- 4 Mar
Anniversaries and Awards
2011 was an outstanding year!
Theatre Alba was thirty years old in 2011 and achieved some notable successes including working with celebrated Scottish playwright Jo Clifford and receiving the Three Weeks Editor’s Award
Baba Yaga (2011)
The children’s show ” Baba Yaga” written by Clunie Mackenzie is based on the well-known traditional Russian folk tales.
“..The enchantment begins almost instantly…Baba Yaga is a great story and Theatre Alba does it justice. I heard several children telling their parents how much they were enjoying themselves. ”
The Good Doctor (2011)
“…The whole thing has the excited feeling of a charming village fete. The cast are hilarious and utterly delightful, and the fact that these are not professional actors, but teachers and social workers, adds a wonderful sense of authenticity to Chekhov’s tales of comic provincial characters.”
“…An absolute firecracker; hysterically and consistently funny. Chekhov’s work is brought to life by four great actors…The piece is a master-class in character-acting…you’ll be laughing all the way through this understated, brilliant performance…Chekhov Shorts’ is an absolute delight.”
The Cherry Orchard
We were delighted to work with the celebrated Scottish playwright, Jo Clifford, who brilliantly adapted Chekhov’s The Cherry Orchard from the original. The story, as a portent of coming and irrevocable change in Russian society, was a two-hour evening of theatrical joy.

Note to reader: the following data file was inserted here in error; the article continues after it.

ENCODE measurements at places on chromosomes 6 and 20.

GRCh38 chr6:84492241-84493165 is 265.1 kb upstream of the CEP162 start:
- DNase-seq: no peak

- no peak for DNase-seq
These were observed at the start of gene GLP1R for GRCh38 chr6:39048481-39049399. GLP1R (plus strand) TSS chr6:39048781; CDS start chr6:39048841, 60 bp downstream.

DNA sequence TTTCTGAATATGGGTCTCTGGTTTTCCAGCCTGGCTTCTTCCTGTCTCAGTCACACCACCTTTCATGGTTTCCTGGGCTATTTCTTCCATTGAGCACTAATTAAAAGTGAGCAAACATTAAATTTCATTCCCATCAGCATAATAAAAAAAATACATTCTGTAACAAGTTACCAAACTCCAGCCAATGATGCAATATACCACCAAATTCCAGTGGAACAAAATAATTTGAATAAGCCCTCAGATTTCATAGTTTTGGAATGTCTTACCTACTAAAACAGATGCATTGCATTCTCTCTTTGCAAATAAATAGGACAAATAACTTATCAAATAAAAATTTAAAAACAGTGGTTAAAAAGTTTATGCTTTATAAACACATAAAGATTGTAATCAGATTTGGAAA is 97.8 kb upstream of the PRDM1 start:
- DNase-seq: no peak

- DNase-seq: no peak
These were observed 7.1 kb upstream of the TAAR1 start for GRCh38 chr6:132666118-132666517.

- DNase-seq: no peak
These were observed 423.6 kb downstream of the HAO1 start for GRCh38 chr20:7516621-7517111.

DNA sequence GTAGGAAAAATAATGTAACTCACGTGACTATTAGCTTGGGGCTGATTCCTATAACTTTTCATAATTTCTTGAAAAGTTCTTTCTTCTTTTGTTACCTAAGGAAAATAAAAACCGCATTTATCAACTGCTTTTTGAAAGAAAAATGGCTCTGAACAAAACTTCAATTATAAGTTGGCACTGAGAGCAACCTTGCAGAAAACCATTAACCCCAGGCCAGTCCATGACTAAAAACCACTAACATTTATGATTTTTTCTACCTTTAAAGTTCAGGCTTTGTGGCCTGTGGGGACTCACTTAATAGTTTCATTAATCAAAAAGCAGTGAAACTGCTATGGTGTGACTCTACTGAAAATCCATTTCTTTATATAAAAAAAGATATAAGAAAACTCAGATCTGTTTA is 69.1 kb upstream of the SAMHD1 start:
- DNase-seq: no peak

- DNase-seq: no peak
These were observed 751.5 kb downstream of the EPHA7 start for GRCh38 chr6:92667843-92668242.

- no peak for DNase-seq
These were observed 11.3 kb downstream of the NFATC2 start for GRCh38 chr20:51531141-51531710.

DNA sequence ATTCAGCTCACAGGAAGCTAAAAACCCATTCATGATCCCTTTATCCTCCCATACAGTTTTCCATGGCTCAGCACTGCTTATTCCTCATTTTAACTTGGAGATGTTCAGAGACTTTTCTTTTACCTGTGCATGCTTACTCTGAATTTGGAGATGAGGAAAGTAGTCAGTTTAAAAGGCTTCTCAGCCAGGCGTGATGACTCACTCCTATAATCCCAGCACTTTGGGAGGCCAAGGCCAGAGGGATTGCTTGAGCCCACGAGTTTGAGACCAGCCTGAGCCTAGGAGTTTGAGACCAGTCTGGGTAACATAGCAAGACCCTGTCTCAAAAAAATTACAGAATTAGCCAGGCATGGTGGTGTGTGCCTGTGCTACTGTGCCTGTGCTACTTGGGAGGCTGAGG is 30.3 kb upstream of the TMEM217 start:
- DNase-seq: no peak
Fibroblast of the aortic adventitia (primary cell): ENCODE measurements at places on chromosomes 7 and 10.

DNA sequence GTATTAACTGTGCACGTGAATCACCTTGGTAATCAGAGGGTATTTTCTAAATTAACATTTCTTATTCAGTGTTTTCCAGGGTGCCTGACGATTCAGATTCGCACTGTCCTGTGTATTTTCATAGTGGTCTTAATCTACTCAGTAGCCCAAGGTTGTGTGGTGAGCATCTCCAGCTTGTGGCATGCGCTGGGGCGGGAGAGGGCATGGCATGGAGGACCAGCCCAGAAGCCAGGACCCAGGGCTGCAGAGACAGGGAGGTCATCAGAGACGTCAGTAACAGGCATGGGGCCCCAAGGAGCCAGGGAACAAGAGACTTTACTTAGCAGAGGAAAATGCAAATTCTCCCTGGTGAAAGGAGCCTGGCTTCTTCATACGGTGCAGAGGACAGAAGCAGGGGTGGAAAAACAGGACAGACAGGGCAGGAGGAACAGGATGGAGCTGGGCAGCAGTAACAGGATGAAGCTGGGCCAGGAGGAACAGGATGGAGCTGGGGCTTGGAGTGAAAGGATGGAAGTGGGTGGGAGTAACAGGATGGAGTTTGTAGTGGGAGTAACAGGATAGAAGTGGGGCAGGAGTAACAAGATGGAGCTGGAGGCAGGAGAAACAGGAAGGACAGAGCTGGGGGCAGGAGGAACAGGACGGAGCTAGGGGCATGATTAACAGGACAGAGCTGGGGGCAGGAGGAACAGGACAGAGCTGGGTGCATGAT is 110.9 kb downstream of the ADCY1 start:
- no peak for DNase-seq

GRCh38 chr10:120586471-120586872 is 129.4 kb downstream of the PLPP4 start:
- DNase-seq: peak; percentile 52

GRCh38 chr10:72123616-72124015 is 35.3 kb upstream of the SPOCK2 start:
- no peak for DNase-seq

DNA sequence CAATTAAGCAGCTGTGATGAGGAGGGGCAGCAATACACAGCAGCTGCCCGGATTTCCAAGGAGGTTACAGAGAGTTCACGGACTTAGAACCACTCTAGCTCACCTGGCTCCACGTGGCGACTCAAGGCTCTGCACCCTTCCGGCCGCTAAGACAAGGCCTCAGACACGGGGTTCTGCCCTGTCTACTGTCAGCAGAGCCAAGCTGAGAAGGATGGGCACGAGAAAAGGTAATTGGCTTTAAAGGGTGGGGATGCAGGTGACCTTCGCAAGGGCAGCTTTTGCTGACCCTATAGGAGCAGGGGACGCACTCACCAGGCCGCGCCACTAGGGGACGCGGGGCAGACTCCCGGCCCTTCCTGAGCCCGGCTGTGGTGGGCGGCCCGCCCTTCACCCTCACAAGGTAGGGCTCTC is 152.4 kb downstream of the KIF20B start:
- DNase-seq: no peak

There is a popular opinion that Chekhov is all gloom, doom and hopelessness which is completely wrong. This production of The Cherry Orchard bubbled with laughter and optimism scene after scene. What is sad is that it proved to be Chekhov’s last play before he died in 1904 at the age of only 42.
it’s hard not to be seduced by the special charm of Theatre Alba’s beautiful new version of Chekhov’s Cherry Orchard, with a new text by leading Scottish playwright Jo Clifford, fine live music from a three-piece band led by Richard Cherns, and a gloriously appropriate setting, for this of all plays, in the kirk garden that slopes down to Duddingston Loch, just behind Arthur’s Seat.
The Scotsman, August 27, 2011
Here is the short trailer Video for the show which captures the feel of the production.
This family production was enhanced by live, original music composed by Richard Cherns (sometime of Runrig), and the new script. Jo Clifford talks about getting over an aversion to Chekhov and equally strong aversion to “Versions” here: Jo Clifford’s Diary
Read Joyce McMillan’s glowing review in full Here